What impact will heat recovery ventilation have on my house plans?

Q: I plan to install heat recovery ventilation, what do I need to factor into my design?

A: There are a lot of things to consider but purely from a house design point of view remember that you will need to think, very simply, of where the vents will go. This is important for system balancing. Here are some tips to consider:
  • The ceiling can get crowded: Think of where your vents will go in relation to downlighters, smoke detectors, speakers, etc. In most cases the ventilation system is devised before the lighting plan has been put into place. You could lose valuable time on site and possible expense if, say, your vent happens to be where you want your kitchen downlights.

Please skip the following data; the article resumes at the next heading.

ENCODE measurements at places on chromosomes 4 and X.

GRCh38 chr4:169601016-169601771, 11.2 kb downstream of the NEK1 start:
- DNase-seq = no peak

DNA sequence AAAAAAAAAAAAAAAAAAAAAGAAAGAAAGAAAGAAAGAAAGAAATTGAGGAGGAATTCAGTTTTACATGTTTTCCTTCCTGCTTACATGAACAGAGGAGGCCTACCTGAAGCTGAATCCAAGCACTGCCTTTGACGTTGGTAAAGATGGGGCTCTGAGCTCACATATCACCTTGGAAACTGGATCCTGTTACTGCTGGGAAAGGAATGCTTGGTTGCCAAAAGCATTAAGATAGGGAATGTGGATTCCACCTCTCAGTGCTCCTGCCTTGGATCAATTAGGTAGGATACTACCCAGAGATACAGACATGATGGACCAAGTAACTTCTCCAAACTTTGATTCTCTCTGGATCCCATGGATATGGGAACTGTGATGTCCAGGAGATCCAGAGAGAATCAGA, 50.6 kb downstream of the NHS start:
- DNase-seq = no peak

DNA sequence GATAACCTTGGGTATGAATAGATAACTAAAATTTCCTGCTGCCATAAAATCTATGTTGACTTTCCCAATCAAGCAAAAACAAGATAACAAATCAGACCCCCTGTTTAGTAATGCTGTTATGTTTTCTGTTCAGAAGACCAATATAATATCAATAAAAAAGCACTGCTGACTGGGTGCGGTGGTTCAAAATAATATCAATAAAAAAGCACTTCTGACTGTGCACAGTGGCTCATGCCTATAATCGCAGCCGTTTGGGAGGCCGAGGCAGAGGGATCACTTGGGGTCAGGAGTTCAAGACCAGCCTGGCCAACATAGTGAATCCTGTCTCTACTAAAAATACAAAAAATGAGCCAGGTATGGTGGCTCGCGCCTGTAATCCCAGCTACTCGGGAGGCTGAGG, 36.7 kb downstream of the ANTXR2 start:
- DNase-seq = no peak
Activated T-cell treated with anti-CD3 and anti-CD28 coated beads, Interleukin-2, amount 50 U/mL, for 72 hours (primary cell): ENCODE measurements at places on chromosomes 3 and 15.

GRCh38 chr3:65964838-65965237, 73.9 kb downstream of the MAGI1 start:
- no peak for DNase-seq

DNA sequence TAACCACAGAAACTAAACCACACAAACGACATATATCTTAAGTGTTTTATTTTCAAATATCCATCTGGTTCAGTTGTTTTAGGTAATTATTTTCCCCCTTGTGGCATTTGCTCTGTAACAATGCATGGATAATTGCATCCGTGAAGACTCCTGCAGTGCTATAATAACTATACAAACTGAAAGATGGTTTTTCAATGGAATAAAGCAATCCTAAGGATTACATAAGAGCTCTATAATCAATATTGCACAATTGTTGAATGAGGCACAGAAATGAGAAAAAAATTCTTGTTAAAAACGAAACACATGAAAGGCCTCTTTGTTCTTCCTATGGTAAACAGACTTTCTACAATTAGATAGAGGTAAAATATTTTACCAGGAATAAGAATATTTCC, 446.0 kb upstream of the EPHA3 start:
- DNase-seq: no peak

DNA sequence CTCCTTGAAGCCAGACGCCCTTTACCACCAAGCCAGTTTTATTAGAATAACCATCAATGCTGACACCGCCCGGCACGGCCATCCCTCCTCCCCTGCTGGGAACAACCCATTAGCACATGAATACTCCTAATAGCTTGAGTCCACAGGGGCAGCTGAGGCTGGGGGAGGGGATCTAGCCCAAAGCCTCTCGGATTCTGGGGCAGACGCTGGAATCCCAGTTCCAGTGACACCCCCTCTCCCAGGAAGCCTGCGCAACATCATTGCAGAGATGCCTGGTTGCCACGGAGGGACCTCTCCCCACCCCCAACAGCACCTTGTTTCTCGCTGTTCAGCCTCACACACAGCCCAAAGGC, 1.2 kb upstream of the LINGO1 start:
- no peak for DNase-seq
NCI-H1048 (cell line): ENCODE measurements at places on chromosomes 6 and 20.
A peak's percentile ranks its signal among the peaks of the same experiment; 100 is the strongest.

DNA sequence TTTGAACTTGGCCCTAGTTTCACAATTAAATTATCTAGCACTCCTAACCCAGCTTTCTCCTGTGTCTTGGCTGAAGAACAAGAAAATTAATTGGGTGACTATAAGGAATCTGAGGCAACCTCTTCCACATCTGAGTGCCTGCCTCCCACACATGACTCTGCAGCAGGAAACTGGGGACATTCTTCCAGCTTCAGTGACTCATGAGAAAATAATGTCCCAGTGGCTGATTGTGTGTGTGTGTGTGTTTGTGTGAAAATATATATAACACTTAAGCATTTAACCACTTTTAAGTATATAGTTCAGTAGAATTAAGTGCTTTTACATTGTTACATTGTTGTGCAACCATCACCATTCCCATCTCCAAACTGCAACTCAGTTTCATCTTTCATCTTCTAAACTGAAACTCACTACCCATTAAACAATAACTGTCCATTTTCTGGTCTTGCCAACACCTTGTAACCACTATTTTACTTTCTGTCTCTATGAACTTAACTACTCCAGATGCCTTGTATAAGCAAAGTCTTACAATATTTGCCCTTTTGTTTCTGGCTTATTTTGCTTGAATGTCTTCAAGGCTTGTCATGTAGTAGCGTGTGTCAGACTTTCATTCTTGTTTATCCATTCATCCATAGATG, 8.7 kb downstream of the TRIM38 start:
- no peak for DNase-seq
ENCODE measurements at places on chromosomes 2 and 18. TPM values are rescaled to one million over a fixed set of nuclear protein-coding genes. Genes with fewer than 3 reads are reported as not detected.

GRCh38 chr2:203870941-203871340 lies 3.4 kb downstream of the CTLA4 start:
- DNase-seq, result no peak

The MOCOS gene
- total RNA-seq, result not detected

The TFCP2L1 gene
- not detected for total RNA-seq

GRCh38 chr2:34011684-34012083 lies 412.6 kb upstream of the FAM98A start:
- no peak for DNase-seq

• Vaulted ceilings aren’t ideal for vents: If you plan a vaulted ceiling design, finish the apex with a small portion of flat ceiling to put in the vent. The ducting performs much better when it ends in a horizontal louvre, as opposed to an installation on a sloping ceiling. This is especially vital in kitchens.
  • Let your installer know what the function of each room is now and what it may be in the future. If there is a potential condensation risk, e.g. you plan to introduce an ensuite in a few years’ time, let your ventilation supplier know. System balancing can take place on an individual room basis (manifold) or on a whole house basis (tee’d).
  • Think of where the breakouts in the building fabric will be (entry/exit points). If it is in the roof, the roof slate needs to be perfectly sized; if it isn’t your installer will find it difficult to balance the system. Consider placing your vents on a gable end but don’t forget to factor in the prevailing winds.

(excerpt from the Autumn 2017 issue of Selfbuild magazine)

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Gareth Fitzsimmons

Written by Gareth Fitzsimmons

Gareth is the director of Homecare Systems Ltd

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